Acute kidney failure in dogs and cats is life threatening and immediate treatment must be sought if the pet is to survive. Delayed treatment for dogs or cats suffering from kidney failure can result in the permanent loss of some of the kidney’s function. Knowing the symptoms of kidney failure in dogs and cats allows for fast action from the pet owner and often a full recovery for the pet.
Symptoms of Kidney Failure in Dogs and Cats
Acute kidney failure in dogs and cats usually presents with one or more of these symptoms – increased thirst, loss of appetite, a marked change in urination habits (either an increase in urine production or lack of urination) vomiting, diarrhea, fowl smelling breath and lethargy.
Time is of the essence if a dog or cat is displaying any of these kidney failure symptoms. From the time a pet begins displaying these symptoms until diagnosis and treatment is rendered will mean the difference between life and death for the pet.
Treatment for Kidney Failure in Pets
The treatment for a dog or cat experiencing kidney failure is the same – massive amounts of fluids are given intravenously to the pet in an attempt to restore the kidneys to their normal function. Antibiotics may be given to the pet to treat an underlying cause of kidney failure and/or the dog or cat may need medication to stop vomiting and diarrhea in addition to the intravenous fluid treatment.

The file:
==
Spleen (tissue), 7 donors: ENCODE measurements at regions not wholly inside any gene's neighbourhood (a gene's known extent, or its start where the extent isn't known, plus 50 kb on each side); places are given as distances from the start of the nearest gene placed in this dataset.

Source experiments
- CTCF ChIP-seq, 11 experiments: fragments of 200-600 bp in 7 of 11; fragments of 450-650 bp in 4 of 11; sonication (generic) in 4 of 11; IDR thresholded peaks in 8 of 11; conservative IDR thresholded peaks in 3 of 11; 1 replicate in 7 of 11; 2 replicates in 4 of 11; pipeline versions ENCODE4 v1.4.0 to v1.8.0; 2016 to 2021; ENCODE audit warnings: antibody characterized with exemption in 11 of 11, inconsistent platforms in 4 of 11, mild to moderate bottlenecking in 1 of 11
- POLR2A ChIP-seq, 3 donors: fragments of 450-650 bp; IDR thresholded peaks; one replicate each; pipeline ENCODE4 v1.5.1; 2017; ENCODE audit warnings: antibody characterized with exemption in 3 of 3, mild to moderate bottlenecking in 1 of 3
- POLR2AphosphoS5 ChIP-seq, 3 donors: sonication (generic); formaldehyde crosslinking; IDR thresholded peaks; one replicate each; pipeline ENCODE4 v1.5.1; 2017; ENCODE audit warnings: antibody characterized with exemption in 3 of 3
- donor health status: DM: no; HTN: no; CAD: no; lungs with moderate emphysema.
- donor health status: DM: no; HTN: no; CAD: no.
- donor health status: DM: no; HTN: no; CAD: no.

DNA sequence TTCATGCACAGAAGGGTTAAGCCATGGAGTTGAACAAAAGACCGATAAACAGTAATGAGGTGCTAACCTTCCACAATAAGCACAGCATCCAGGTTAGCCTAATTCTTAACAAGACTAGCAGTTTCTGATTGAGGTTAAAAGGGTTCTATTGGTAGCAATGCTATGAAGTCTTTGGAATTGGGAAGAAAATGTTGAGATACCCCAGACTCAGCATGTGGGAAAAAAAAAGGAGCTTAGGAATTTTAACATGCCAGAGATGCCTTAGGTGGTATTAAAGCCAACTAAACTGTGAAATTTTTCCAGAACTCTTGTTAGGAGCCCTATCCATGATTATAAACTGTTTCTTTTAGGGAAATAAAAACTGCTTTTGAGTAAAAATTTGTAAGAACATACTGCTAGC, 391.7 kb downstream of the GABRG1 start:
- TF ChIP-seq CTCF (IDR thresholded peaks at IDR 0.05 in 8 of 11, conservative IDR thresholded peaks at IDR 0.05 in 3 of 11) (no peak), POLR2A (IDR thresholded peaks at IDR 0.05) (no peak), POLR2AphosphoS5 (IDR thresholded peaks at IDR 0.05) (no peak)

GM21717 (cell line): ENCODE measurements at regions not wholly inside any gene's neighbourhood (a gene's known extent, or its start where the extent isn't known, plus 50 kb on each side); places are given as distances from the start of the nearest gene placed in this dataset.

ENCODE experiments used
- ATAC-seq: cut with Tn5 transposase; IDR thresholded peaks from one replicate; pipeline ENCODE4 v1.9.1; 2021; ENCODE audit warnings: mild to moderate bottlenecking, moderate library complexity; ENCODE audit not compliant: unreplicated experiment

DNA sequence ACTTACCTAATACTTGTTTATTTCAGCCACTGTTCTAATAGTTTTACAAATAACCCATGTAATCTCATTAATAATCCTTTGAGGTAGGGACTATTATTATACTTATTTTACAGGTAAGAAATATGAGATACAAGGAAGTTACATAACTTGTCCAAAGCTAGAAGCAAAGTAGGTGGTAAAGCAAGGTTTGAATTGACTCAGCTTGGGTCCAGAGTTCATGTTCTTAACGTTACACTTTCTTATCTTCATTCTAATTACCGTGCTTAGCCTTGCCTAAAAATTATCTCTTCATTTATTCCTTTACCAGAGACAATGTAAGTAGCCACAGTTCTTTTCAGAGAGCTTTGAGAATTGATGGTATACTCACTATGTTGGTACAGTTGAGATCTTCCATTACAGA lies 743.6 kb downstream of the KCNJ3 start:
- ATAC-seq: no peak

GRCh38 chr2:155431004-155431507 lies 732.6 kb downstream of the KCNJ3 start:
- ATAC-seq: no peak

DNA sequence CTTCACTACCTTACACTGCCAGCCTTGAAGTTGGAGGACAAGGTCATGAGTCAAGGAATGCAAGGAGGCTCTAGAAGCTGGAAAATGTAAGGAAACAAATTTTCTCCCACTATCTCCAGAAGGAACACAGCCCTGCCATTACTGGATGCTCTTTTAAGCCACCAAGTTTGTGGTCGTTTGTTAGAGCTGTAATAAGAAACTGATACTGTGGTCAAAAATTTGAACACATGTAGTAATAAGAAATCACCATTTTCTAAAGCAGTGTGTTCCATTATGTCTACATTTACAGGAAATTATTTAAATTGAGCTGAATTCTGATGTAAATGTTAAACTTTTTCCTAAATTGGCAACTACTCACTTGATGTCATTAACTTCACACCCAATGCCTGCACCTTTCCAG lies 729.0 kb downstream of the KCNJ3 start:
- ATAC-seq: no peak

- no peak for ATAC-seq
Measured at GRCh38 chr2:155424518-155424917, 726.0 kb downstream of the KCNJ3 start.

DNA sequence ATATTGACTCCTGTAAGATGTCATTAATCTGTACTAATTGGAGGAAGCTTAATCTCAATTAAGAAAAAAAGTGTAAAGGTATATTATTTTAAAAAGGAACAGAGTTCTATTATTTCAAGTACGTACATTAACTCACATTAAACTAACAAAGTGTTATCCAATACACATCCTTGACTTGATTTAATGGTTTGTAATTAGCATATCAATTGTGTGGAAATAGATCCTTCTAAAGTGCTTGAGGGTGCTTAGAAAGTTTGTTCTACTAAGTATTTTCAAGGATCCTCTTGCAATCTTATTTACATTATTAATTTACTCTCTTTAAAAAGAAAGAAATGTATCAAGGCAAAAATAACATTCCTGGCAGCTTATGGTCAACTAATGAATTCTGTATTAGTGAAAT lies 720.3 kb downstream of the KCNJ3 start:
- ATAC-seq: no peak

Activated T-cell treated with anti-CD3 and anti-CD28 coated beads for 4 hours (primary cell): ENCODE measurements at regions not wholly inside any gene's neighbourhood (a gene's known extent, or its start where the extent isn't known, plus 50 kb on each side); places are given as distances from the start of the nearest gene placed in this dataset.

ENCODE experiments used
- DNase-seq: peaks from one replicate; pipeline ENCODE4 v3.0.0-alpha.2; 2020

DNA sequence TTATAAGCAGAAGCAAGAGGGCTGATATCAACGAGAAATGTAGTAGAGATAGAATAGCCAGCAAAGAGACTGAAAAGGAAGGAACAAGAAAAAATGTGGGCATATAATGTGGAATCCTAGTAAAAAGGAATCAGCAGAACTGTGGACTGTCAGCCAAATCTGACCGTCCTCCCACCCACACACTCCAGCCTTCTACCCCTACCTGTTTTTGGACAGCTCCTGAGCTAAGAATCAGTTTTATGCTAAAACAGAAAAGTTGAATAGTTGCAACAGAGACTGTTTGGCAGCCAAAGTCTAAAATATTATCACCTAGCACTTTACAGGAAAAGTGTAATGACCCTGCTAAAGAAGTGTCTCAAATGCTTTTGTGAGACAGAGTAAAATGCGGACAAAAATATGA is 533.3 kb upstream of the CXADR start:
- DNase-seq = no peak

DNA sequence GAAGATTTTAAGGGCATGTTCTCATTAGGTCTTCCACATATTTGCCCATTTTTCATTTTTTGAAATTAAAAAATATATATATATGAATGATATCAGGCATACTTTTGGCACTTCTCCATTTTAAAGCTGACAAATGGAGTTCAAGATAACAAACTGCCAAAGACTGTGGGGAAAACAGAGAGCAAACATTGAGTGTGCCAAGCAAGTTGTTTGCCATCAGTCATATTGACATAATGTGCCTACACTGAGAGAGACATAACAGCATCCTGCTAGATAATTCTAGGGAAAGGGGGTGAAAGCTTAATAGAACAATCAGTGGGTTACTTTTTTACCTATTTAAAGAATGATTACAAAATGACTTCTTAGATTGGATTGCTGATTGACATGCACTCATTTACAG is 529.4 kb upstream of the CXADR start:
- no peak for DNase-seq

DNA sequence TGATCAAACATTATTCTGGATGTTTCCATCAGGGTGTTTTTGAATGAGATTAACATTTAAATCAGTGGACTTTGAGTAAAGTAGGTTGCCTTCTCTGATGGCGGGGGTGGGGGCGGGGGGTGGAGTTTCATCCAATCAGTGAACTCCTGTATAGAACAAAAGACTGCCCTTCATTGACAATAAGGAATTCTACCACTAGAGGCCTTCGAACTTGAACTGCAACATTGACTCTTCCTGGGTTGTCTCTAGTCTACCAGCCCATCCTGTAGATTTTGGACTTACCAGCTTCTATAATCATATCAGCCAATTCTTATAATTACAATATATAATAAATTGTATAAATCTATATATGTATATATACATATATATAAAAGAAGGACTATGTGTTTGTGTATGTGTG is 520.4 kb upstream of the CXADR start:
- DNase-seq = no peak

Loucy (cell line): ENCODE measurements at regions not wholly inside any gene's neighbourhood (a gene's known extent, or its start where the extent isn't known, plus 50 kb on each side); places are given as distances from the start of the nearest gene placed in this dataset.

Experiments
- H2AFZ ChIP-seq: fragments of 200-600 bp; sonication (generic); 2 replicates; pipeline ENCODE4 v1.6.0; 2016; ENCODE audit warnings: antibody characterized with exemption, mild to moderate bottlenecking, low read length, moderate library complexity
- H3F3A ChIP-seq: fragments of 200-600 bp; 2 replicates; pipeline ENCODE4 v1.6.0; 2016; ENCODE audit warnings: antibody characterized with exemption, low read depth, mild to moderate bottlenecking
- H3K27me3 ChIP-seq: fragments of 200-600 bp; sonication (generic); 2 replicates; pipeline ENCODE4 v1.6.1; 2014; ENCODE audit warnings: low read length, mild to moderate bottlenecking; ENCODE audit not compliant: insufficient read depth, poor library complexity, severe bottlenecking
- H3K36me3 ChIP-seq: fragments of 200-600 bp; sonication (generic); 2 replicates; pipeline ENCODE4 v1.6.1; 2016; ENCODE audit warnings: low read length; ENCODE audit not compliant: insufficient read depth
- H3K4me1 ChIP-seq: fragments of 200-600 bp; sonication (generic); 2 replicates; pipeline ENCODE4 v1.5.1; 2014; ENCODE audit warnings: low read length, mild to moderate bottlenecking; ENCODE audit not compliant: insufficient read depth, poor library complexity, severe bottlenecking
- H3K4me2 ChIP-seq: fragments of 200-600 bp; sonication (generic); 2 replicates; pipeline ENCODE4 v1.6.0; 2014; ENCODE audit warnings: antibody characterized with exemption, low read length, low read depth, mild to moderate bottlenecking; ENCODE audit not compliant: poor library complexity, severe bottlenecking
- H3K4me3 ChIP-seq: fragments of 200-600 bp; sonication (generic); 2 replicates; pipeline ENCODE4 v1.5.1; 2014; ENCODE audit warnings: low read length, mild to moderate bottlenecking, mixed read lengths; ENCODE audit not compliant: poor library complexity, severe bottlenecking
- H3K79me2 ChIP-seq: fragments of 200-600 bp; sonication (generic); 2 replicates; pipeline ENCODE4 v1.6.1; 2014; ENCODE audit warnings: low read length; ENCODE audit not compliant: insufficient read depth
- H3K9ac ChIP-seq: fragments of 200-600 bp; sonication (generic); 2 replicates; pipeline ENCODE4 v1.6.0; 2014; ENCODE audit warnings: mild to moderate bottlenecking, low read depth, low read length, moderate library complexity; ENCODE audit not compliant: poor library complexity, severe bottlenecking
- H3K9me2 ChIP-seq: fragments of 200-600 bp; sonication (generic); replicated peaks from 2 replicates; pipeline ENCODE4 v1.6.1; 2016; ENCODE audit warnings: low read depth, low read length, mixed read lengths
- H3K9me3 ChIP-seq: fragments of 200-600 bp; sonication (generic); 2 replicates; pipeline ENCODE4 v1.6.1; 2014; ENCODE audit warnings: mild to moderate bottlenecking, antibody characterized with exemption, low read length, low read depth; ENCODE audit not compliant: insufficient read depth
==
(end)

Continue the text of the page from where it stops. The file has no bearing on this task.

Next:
If the intravenous treatment does not work, the toxins that have built up in the pet’s blood stream must be removed another way. More intensive treatment options to remove the blood toxins and (hopefully) restore kidney function can range from drug therapy to dialysis.
If medical intervention is sought in time and the treatment successful, the dog or cat will have enough kidney function left to survive, but may have lasting kidney problems that will require medications for the remainder of the pet’s life.
Causes of Kidney Failure in Dogs and Cats
In older pets, sometimes the kidneys fail due to disease or age, the symptoms will present slowly and steadily as the disease advances. When kidney failure occurs in younger dogs and cats, it is usually due to the ingestion of some type of poison, such as anti-freeze, certain houseplants or certain types of ‘people food’. With either age group of pets, the sudden onset of symptoms indicates a life-threatening situation for the pet and emergency veterinarian care should be sought.